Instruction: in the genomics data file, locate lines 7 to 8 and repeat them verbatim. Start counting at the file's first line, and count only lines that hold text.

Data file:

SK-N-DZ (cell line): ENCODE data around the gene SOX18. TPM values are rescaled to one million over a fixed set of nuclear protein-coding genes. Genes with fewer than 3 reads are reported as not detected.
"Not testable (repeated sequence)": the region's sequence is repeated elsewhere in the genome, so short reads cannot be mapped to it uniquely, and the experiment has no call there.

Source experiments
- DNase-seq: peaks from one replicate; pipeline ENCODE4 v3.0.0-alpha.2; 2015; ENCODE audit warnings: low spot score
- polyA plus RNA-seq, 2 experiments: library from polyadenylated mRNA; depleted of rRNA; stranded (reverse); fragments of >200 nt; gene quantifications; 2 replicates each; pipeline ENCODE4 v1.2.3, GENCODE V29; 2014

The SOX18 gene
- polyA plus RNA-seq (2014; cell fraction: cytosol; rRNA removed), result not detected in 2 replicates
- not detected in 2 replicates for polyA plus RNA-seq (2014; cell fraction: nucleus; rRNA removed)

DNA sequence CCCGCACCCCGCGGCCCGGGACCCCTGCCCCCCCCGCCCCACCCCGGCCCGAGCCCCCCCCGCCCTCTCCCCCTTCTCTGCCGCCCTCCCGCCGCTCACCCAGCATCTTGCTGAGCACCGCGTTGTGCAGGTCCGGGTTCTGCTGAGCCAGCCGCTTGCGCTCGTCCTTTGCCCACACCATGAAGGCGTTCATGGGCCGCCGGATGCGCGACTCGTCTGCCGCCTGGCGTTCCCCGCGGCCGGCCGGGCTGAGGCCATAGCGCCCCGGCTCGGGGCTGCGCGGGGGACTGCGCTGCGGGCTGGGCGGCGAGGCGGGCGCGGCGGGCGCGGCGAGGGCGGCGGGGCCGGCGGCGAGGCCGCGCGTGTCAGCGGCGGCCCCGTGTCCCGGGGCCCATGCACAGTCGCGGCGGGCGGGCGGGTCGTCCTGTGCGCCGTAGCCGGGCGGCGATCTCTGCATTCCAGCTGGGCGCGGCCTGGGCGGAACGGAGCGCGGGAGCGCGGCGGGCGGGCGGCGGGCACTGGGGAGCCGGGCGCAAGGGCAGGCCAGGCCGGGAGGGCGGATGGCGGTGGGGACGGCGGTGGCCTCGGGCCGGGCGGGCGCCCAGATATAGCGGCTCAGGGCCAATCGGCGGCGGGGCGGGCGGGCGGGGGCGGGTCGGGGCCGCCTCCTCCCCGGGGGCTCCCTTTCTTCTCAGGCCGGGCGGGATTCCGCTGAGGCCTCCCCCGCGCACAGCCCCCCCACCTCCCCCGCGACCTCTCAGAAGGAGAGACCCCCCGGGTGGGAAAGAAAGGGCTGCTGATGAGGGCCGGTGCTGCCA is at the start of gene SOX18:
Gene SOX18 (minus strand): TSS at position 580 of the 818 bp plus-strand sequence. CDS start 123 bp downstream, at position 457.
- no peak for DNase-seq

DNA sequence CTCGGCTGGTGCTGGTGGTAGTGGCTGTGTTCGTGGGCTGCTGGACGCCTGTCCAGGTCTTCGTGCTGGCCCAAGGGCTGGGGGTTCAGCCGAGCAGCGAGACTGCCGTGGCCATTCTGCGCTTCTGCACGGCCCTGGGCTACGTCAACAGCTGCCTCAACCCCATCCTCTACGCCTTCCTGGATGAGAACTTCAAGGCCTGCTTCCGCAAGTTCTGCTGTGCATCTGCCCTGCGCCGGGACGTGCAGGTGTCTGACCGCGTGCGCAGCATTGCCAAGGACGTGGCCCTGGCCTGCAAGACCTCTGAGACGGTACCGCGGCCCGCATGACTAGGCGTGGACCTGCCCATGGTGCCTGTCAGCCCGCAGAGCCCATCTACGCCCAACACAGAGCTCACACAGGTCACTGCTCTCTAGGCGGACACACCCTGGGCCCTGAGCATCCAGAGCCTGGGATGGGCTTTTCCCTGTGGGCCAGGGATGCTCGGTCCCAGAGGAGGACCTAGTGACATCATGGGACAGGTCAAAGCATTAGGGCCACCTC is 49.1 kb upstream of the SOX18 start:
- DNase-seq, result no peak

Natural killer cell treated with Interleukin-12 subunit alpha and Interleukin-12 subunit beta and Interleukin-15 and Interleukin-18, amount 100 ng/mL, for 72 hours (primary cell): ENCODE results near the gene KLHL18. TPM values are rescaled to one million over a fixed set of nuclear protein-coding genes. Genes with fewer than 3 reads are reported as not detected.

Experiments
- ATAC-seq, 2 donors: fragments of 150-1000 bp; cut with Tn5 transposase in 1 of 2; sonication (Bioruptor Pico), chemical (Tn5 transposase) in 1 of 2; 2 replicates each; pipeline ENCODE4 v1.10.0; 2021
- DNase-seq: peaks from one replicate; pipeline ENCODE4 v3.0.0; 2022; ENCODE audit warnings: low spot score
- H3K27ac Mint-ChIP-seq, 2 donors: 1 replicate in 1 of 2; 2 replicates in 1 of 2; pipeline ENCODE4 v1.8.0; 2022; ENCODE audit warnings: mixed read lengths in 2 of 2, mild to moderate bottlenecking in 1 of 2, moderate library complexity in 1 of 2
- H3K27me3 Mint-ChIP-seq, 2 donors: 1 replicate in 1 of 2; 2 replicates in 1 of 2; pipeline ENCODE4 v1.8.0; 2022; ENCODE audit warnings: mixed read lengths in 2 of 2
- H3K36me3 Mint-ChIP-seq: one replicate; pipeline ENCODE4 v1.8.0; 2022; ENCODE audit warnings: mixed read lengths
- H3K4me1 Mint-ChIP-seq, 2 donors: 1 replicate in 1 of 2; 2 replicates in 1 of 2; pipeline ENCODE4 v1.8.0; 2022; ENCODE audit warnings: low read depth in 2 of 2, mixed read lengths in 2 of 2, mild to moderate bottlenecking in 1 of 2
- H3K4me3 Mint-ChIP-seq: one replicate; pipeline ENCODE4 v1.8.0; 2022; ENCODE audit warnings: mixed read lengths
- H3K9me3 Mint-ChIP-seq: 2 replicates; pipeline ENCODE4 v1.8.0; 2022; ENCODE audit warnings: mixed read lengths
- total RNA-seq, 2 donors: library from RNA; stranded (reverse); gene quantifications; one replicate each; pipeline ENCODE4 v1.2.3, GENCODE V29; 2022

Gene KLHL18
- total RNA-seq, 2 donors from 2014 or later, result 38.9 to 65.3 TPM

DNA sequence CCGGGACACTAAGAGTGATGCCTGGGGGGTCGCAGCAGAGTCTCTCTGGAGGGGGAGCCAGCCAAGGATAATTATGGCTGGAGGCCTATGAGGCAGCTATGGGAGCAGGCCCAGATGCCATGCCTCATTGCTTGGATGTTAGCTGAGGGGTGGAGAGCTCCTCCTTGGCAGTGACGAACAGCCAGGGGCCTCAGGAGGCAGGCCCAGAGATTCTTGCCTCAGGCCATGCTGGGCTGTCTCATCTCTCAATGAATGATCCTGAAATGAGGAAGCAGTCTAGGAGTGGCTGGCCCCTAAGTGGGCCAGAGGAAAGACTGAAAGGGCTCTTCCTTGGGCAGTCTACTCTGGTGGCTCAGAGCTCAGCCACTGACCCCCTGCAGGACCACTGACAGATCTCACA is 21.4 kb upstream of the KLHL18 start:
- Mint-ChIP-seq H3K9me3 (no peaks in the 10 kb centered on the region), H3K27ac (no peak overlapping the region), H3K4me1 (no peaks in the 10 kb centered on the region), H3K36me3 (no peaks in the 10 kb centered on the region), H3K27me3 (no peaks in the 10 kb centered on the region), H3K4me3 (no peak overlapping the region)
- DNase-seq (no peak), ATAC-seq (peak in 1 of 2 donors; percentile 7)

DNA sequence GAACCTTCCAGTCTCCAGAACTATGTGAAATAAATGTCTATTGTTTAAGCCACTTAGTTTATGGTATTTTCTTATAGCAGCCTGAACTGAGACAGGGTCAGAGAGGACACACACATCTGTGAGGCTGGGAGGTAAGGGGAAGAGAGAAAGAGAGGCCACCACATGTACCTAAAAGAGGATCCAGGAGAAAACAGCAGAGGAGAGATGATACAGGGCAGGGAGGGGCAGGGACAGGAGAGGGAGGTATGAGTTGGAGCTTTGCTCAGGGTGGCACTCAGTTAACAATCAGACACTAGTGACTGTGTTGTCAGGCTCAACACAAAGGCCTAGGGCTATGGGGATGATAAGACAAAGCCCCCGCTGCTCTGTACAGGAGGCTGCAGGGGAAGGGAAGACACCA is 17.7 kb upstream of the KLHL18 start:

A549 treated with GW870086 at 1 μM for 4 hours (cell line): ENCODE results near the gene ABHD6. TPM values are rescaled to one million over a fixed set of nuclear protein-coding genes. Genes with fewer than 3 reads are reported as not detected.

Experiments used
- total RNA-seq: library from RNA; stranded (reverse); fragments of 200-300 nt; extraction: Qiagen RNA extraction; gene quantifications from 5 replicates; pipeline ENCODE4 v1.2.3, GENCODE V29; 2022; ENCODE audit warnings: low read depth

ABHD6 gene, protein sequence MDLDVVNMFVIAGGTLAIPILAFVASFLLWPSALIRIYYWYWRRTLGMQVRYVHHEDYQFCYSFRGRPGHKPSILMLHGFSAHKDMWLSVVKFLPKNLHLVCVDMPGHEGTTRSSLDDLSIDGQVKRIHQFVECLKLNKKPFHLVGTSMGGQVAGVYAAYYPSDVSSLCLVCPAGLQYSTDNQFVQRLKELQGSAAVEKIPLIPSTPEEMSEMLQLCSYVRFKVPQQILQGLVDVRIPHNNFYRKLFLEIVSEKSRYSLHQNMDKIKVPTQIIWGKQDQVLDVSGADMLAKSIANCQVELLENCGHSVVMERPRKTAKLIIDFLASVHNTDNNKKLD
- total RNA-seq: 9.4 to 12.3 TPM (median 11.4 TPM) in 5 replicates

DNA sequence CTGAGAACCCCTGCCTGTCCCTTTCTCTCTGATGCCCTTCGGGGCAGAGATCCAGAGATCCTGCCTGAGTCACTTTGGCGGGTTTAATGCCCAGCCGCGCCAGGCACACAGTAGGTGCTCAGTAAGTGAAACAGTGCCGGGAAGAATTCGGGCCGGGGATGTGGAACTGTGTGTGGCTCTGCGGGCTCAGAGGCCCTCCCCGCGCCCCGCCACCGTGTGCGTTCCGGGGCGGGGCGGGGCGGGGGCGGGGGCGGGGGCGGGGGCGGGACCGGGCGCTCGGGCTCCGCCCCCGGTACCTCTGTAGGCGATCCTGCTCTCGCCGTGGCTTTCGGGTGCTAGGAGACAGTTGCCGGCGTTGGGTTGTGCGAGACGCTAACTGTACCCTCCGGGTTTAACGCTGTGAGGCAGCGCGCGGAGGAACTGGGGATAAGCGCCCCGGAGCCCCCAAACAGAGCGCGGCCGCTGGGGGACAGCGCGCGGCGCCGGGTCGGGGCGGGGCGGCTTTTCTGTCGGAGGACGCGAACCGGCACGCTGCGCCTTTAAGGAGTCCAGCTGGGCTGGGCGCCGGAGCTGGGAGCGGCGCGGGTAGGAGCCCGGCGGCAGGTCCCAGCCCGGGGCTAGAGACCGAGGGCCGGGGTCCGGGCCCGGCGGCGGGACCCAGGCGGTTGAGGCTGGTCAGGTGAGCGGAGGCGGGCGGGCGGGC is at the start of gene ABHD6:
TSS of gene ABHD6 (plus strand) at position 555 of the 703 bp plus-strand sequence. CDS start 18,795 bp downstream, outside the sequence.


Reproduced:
- polyA plus RNA-seq (2014; cell fraction: cytosol; rRNA removed), result not detected in 2 replicates
- not detected in 2 replicates for polyA plus RNA-seq (2014; cell fraction: nucleus; rRNA removed)